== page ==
Hospital of the University of Pennsylvania
Orthopedic Surgery

Christopher Ryan Iriarte
Massachusetts General Hospital/Brigham and Women’s Hospital

Anjuli Jain
University of Pittsburgh Medical Center
Internal Medicine

Priyanka Joshi
Children’s Hospital of Philadelphia

Reshma J. Kariyil
University of Maryland Medical Center
Internal Medicine

Sarit Toltzis Kipnis
Hospital of the University of Pennsylvania
Internal Medicine

Thomas Lynch
San Antonio Military Medical Center
Orthopedic Surgery

Mark Christopher Marchitto
Sinai Hospital of Baltimore
Johns Hopkins Hospital

Michael Edward Celestine McMullen
The George Washington University
Emergency Medicine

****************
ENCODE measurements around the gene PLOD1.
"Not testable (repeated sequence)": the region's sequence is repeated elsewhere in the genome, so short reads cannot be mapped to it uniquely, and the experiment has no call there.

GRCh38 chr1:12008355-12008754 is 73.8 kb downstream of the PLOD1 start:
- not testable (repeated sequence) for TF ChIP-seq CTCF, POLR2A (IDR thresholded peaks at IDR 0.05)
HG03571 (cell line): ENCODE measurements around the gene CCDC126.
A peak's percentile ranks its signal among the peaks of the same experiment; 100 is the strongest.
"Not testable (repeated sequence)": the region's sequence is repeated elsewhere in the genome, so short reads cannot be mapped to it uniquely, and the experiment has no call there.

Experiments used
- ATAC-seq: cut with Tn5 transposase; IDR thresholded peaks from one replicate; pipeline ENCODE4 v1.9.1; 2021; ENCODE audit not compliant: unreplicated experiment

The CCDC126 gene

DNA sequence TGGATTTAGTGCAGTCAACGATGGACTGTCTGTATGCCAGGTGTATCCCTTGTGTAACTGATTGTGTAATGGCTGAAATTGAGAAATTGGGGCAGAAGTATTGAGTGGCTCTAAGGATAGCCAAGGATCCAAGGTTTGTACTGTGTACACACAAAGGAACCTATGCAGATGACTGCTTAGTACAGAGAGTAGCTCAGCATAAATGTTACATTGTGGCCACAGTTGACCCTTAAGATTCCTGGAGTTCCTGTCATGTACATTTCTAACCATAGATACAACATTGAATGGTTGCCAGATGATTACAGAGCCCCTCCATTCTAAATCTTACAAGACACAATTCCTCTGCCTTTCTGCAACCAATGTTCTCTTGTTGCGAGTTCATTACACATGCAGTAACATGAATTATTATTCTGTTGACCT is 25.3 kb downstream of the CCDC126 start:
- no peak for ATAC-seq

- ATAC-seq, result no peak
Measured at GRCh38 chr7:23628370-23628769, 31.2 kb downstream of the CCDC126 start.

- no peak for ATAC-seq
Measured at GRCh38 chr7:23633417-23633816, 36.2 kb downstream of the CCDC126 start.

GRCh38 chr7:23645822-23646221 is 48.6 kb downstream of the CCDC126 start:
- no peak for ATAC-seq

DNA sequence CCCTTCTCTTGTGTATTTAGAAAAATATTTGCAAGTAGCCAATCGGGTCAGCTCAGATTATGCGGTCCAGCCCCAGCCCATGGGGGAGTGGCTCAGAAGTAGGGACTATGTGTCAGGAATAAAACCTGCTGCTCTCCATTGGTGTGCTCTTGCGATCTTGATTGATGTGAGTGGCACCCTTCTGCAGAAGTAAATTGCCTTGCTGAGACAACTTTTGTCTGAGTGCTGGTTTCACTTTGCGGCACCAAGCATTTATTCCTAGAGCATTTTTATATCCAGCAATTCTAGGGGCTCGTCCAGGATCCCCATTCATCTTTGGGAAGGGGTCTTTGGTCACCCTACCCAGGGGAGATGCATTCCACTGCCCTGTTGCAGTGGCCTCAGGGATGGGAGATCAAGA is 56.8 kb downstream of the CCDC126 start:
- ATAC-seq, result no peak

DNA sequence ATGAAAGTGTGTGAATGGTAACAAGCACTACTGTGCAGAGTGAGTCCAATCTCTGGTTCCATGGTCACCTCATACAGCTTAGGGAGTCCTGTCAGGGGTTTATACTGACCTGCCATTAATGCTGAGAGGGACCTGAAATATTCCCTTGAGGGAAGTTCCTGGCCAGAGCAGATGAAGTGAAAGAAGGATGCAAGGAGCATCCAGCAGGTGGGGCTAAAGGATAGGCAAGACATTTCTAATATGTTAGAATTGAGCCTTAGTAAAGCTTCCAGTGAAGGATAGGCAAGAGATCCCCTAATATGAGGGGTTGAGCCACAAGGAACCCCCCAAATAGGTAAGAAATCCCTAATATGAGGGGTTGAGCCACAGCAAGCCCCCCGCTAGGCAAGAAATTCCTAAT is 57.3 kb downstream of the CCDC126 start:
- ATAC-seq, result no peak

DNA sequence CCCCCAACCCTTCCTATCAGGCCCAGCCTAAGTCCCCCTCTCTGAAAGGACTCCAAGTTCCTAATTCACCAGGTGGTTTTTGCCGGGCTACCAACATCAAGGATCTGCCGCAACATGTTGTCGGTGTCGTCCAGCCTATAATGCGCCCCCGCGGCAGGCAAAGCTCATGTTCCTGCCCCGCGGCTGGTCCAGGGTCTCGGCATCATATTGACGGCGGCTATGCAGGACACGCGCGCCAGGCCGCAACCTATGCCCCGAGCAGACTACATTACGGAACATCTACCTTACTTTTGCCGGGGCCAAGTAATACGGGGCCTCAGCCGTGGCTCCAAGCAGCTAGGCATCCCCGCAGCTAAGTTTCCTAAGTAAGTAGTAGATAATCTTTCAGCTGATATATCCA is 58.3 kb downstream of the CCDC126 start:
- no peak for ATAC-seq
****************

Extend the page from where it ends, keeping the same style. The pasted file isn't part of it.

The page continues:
Chloe Anne Michel
Naval Medical Center San Diego
General Surgery

Geraldine Cheyana Ranasinghe
Cleveland Clinic Foundation

Aditya Gadam Rao
New York University Winthrop Hospital
Yale-New Haven Hospital

Abhirami Janani Raveendran
Yale-New Haven Hospital

Noah J. Ravenborg
University of California Los Angeles Medical Center

Chelsea Robinson
University of California Los Angeles Medical Center
Emergency Medicine

Jason Yuan-Jye Teng
Stanford University Programs
Emergency Medicine

Katerina Lynn Yale
University of California Irvine Medical Center
Internal Medicine